An exclusive excerpt from Sanghamitra Bose’s Unbelonging – Stories We Never Tell – A collection of South-East Asian tales (Published by Readomania, 2021), which narrates stories of loss, betrayal, and trauma that transform into conflicting emotions of guilt, longing, and sorrow to the extent that the protagonists are forced to re-examine the very foundation of their being.
An Excerpt from the story, Redemption
“The sand slipped and slithered through her fingers. Laughing, she tried to close her fist, but the sand was too slippery. Tiny sparkly particles left her hands and slid away towards the ground. She walked on, leaving a trail of black sparkle in her wake. Her feet moved lightly on the rocky path, up from the beach towards her attap (palm frond) roofed house on stilts. All the houses in her Kampung (village), were on stilts to keep the sea water at bay. During the dry months, livestock and farming implements would be kept under the house. The goat tethered under hers, bleated out a greeting as she bounced up the steps to her single room abode.
Her mother turned towards her with a huge smile. “There you are, Sayang. Look who is here to meet you.” Siti saw her maternal uncle seated on their single rickety cane chair. He worked in an agency in Jakarta, one that supplied domestic workers to Singapore, Hong Kong, and Malaysia.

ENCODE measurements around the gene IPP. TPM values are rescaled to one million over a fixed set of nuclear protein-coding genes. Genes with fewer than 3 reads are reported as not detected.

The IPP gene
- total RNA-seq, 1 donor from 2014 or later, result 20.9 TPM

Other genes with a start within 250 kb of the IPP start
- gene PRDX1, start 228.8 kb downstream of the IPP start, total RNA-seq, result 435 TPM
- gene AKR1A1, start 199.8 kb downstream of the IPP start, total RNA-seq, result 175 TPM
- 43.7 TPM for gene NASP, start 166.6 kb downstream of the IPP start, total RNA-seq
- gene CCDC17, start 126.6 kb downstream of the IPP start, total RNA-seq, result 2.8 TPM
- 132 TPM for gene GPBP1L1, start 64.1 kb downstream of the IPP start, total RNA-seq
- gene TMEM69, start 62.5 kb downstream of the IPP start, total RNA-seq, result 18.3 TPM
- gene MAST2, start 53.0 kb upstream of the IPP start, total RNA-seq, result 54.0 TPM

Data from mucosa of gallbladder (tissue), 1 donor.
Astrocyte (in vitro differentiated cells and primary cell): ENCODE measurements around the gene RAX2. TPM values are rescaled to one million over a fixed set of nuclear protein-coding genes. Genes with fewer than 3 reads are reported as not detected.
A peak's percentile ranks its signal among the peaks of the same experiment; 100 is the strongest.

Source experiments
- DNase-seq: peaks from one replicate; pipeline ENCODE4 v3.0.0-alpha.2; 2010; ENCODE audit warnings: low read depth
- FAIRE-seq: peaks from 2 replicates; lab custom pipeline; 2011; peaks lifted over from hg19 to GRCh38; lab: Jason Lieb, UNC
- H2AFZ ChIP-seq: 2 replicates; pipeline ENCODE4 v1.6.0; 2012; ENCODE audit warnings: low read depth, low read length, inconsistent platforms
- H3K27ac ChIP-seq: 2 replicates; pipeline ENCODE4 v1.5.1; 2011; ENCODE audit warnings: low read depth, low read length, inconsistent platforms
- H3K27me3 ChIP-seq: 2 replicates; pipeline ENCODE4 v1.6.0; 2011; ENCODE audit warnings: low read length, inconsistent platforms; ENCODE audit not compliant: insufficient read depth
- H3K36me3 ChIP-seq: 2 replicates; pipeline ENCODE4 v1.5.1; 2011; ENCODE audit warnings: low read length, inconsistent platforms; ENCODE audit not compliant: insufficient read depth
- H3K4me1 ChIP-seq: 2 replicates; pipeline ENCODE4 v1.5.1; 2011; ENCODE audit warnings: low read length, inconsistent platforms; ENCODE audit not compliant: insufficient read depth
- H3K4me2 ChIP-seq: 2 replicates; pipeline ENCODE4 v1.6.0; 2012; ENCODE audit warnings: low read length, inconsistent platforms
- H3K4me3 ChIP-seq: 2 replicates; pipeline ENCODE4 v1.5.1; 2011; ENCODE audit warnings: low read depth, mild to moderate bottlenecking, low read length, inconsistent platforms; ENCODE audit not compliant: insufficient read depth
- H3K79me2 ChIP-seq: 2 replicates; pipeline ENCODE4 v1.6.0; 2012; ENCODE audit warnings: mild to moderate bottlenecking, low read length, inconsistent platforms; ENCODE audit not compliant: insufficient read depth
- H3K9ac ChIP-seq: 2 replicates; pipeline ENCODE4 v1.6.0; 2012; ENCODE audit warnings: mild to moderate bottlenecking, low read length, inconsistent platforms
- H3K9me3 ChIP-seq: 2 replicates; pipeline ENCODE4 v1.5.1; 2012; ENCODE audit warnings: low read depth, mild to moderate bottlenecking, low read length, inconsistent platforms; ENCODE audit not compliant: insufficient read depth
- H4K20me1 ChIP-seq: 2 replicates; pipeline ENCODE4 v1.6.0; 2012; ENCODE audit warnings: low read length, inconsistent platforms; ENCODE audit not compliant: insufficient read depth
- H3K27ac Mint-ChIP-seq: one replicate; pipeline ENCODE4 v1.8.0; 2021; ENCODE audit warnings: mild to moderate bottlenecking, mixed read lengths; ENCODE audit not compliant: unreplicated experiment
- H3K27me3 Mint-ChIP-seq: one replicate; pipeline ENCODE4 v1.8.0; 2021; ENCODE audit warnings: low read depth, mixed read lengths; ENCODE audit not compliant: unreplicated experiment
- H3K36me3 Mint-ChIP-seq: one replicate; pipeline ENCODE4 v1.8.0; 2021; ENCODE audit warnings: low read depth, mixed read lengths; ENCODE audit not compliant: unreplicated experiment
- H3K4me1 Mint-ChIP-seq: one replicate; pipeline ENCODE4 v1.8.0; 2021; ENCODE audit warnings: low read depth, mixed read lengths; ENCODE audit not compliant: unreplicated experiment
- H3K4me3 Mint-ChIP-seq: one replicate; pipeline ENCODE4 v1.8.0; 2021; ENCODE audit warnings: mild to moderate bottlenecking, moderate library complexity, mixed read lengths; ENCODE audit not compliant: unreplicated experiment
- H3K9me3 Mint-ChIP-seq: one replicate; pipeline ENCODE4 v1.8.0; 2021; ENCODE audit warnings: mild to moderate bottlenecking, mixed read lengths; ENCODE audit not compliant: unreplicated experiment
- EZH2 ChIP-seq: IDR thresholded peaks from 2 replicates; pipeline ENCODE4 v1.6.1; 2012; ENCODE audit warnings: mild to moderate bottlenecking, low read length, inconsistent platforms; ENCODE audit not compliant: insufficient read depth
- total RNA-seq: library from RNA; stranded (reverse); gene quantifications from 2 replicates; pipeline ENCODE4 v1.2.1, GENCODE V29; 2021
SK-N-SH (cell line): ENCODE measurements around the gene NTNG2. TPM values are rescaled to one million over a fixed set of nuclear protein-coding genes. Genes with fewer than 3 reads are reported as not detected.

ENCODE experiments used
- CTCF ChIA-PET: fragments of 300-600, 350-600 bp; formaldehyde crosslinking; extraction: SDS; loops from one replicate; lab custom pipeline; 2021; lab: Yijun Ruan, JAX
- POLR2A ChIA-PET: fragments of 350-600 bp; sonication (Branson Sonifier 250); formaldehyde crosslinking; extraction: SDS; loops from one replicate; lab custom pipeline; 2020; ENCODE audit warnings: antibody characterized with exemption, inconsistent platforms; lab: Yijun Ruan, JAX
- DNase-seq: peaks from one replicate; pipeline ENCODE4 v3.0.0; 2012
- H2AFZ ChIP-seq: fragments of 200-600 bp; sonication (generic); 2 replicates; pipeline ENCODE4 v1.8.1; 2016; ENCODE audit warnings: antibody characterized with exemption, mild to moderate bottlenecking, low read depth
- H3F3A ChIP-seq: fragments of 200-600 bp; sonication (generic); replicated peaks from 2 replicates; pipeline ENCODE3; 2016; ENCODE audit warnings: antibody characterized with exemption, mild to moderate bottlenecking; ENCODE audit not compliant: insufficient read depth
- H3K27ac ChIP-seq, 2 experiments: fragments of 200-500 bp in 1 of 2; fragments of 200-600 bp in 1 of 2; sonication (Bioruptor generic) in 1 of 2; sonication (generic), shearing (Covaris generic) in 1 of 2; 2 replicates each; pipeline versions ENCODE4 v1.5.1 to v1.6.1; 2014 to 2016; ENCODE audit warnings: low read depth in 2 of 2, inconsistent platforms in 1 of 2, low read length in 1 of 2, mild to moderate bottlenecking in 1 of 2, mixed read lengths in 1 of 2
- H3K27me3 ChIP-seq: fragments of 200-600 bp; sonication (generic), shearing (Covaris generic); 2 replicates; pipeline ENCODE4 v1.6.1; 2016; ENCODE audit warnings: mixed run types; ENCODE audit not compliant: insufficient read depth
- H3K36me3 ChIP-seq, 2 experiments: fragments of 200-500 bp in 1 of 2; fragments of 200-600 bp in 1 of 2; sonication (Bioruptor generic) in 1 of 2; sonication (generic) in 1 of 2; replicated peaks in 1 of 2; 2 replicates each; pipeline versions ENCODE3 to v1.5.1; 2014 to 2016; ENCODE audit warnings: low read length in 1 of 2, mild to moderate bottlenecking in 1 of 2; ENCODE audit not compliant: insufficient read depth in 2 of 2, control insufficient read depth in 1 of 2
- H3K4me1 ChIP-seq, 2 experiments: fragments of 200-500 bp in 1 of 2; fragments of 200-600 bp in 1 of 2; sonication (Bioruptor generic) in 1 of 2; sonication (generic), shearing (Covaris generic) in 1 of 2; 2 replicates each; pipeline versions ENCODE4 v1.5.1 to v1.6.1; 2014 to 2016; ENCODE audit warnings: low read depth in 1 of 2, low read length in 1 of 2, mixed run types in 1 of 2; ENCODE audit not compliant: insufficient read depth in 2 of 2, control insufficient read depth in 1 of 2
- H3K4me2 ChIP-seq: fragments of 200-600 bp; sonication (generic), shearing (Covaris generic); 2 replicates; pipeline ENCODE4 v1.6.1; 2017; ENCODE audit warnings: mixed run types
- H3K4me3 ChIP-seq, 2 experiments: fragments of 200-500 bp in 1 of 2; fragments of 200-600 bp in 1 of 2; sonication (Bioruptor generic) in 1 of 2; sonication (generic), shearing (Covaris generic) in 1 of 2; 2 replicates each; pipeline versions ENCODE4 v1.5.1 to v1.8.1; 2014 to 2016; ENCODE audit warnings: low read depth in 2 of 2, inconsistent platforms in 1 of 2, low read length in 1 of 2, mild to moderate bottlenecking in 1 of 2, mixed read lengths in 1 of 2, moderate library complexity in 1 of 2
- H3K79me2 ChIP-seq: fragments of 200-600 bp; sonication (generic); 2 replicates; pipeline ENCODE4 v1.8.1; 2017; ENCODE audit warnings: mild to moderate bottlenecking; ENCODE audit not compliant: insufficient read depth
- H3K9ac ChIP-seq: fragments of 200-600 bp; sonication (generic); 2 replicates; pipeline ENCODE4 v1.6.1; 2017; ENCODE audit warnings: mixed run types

“Selamat Pak,” she bowed her head respectfully.
“My my, how big you have grown, Siti. Now sit down here, I have a proposition for all of you.” Her uncle proceeded to expound on his proposal, whilst her mother and grandmother listened intently.
Siti was confused with all the words being flung about around her. Singapore, job, dollar salary, were all strange and unknown for her. She had just finished school and wanted to study nursing at the neighboring town’s college, as soon as she could cajole her mother into paying for it. Now Pak was talking about her working in Singapore.
“But what about my nursing course?”
“Pah, you can do all that and more once you save money from your Singapore job,” her uncle said with a loud laugh
And so, it was settled. Siti was packed off to Jakarta with her uncle and in a few weeks to Singapore. But before she left home, her grandmother pressed a small drawstring bag into her hands.
“What is this, Nenek?”
“Our sand, Sayang. Our beautiful black sand. Our magic dust. To remind you of your Kampung, of your Ibu-mother and Nenek-Grandmother. And to always protect you from the world” her grandmother said, with tears in her eyes.
Siti awoke with a start. Where was that bag of sand? She pulled out her battered suitcase from under the bed and rummaged in it. Ah, there it was. She took the bag out and gently opening the drawstrings, put her hand in. The gritty sand felt welcome to her touch. It swirled around her palm and crept into the crevices of her fingernails with familiarity. Siti drew her hand out and found it covered with black sparkles. Bringing her palm to her face she drew in a deep breath. She could smell the salty air of her faraway beach. Siti felt an immense peace settle onto her being.
“Siti, you awake or not?” Sonya’s strident voice sliced the morning calm.